Remember the post about buying groceries with PowerShell? One of the usage examples suggested that you could order some snacks when a tv show you like is having a season finale (or premiere for that matter!).

But how to check for this in an automated way? With PowerShell of course 🙂

I’ve written two advanced functions for doing this:

  • Get-TVShowNextAirDate retrieves a list of most tv shows that are currently airing and is listing their next airdate.
  • Get-TVShowAirDate retrieves all known airdates of the tv show specified (supports pipelining! 😉 )

Screenshot of these in action:

That’s all the tools you need to automate your popcorn order! 😉

The code can be viewed through this link (Updated 2016-10-06).

Happy automating anything!

Checking who is home with PowerShell

The first thing that comes to mind when doing home automation is probably controlling lights and sockets depending on if someone is home or not. Most apps I’ve seen for this can’t handle multiple family members though, which is quite useless. You don’t want to turn on all the lights when you come home if someone else is sleeping or watching a movie with dimmed lights for example.

So how to figure out who is currently at home?

The method I chose was to check if our phones are connected to WiFi. There are a few obstacles to overcome before this works though, for example:

  • Many smartphones turn off WiFi to save battery (for example the iPhone)
  • They use dynamic IP-addresses and name resolution is not always available, so how to find them?
  • The script therefor checks for how long a phone has been offline before it does any changes, and it starts off by doing a pingsweep to populate the arp-table to find the different phones MAC-addresses.

    This scripts updates the status of each phone in a file on disk and also changes a device in Telldus Live! to On/Off. That makes it possible to filter events in Telldus Live! based on who’s home, or when the last person leaves.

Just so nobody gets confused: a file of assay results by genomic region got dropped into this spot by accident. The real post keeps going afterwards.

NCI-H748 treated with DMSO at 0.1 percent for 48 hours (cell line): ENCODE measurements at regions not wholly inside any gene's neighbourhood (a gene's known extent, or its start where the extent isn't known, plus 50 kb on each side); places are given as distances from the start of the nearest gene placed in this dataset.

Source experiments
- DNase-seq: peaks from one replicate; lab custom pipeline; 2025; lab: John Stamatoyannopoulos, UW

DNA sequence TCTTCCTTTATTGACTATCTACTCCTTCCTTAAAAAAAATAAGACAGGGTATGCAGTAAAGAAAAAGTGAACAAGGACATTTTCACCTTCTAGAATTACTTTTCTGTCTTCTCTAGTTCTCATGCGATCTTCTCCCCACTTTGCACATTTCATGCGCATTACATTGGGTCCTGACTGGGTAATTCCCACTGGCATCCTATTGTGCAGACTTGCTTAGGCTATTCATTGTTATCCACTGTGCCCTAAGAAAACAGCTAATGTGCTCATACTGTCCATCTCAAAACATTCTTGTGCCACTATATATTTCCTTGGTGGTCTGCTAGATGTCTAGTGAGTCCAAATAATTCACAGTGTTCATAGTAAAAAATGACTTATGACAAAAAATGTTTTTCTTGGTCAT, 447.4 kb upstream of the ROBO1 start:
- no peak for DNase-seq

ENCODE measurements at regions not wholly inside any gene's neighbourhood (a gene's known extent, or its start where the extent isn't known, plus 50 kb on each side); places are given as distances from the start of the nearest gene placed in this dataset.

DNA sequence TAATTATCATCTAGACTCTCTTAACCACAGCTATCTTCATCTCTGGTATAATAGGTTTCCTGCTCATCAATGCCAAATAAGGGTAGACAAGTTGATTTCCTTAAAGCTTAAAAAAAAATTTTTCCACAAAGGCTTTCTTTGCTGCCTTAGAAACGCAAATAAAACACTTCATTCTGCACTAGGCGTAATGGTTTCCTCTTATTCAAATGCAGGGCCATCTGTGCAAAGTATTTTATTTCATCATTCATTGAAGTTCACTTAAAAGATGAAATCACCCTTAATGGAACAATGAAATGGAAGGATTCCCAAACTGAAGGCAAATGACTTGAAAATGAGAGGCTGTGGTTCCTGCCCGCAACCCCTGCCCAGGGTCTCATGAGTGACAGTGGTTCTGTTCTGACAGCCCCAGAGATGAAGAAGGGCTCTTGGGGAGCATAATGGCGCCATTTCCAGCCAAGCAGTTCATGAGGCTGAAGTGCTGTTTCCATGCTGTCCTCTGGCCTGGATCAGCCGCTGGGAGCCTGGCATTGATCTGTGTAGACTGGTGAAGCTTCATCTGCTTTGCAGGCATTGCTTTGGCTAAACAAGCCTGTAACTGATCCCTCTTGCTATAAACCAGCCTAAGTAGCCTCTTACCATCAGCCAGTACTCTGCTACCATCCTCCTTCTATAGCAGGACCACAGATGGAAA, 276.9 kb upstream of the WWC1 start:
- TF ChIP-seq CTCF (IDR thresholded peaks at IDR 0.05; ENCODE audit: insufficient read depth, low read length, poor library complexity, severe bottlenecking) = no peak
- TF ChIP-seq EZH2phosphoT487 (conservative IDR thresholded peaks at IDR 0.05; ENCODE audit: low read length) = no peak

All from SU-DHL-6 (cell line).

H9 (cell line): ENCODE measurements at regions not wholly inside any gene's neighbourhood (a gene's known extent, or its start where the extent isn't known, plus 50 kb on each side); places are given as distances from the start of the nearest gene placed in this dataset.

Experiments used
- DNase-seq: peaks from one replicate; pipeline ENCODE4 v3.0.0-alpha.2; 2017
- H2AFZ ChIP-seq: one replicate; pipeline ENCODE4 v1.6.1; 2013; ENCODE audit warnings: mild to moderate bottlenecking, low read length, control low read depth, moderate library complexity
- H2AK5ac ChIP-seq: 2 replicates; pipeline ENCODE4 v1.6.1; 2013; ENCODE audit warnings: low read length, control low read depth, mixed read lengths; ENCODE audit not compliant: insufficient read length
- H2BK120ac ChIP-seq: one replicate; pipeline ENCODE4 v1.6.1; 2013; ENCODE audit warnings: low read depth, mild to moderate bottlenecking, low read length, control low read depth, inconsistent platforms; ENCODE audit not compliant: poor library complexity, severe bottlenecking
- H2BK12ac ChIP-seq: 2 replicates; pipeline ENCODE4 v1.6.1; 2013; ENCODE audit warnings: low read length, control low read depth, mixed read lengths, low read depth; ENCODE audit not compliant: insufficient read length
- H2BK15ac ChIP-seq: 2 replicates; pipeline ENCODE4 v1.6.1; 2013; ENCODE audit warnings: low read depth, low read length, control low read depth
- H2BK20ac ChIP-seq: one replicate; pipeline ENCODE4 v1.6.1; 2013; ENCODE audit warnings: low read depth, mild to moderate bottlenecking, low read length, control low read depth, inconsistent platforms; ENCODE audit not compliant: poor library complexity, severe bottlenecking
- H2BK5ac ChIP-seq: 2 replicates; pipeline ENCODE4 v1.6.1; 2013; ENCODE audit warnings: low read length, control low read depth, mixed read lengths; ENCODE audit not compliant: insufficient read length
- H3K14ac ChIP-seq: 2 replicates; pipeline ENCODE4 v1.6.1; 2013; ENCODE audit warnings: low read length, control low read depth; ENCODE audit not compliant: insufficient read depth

The script-module used here can be found in this post.

    The script looks like this:

    # Import the telldus module
    Import-Module 'C:\TelldusScripts\Telldusv2.psm1'
    # Set telldus credentials
    $Username = "[email protected]"
    # Get the password from the file (a saved PowerShell credential)
    $Password = Get-Content 'C:\TelldusScripts\TelldusPassword.txt' | ConvertTo-SecureString
    # Build the credential
    $TelldusCredential = New-Object System.Management.Automation.PsCredential($Username,$Password)
    # Specify path to the "FamilyMember" file
    $FamilyMemberFile = "C:\TelldusScripts\FamilyMembers.csv"
    # How many times should we wait for the network scan to finish?
    $MaxWaitRounds = 10
    # How long should we sleep between each "network scan check"?
    $WaitBetweenNetworkScanSeconds = 10
    # Load that file into an array
    $FamilyMembers = Import-Csv $FamilyMemberFile -Encoding utf8
    # Get the subnets
    $DeviceSubnets = $FamilyMembers | select -ExpandProperty WiFiSubnet | Sort-Object -Unique